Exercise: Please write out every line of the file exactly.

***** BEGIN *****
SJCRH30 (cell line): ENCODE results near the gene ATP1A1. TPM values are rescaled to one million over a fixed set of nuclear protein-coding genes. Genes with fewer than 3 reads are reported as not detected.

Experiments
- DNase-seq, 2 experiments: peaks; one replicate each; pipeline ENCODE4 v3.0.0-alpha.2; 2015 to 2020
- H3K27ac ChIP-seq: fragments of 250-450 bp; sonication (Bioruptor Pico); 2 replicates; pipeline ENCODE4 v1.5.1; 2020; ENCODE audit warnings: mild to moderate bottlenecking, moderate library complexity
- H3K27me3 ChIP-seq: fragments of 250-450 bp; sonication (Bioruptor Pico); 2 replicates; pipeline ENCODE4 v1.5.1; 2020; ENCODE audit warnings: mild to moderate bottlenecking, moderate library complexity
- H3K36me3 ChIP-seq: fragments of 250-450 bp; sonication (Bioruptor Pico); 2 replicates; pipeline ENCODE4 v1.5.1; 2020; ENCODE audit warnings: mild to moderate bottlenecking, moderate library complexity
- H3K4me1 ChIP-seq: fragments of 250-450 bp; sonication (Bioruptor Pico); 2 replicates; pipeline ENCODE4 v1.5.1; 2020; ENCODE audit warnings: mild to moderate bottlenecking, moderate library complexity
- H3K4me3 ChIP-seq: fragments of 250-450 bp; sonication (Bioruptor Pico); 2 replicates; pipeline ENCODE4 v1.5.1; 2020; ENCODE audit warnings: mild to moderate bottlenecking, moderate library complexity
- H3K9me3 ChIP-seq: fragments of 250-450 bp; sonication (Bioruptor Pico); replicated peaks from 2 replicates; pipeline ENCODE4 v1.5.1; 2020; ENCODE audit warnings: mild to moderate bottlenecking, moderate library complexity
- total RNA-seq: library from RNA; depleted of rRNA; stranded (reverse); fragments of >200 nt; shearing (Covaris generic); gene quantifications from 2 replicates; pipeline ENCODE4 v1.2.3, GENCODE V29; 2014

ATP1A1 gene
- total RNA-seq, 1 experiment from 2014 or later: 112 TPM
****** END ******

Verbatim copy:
SJCRH30 (cell line): ENCODE results near the gene ATP1A1. TPM values are rescaled to one million over a fixed set of nuclear protein-coding genes. Genes with fewer than 3 reads are reported as not detected.

Experiments
- DNase-seq, 2 experiments: peaks; one replicate each; pipeline ENCODE4 v3.0.0-alpha.2; 2015 to 2020
- H3K27ac ChIP-seq: fragments of 250-450 bp; sonication (Bioruptor Pico); 2 replicates; pipeline ENCODE4 v1.5.1; 2020; ENCODE audit warnings: mild to moderate bottlenecking, moderate library complexity
- H3K27me3 ChIP-seq: fragments of 250-450 bp; sonication (Bioruptor Pico); 2 replicates; pipeline ENCODE4 v1.5.1; 2020; ENCODE audit warnings: mild to moderate bottlenecking, moderate library complexity
- H3K36me3 ChIP-seq: fragments of 250-450 bp; sonication (Bioruptor Pico); 2 replicates; pipeline ENCODE4 v1.5.1; 2020; ENCODE audit warnings: mild to moderate bottlenecking, moderate library complexity
- H3K4me1 ChIP-seq: fragments of 250-450 bp; sonication (Bioruptor Pico); 2 replicates; pipeline ENCODE4 v1.5.1; 2020; ENCODE audit warnings: mild to moderate bottlenecking, moderate library complexity
- H3K4me3 ChIP-seq: fragments of 250-450 bp; sonication (Bioruptor Pico); 2 replicates; pipeline ENCODE4 v1.5.1; 2020; ENCODE audit warnings: mild to moderate bottlenecking, moderate library complexity
- H3K9me3 ChIP-seq: fragments of 250-450 bp; sonication (Bioruptor Pico); replicated peaks from 2 replicates; pipeline ENCODE4 v1.5.1; 2020; ENCODE audit warnings: mild to moderate bottlenecking, moderate library complexity
- total RNA-seq: library from RNA; depleted of rRNA; stranded (reverse); fragments of >200 nt; shearing (Covaris generic); gene quantifications from 2 replicates; pipeline ENCODE4 v1.2.3, GENCODE V29; 2014

ATP1A1 gene
- total RNA-seq, 1 experiment from 2014 or later: 112 TPM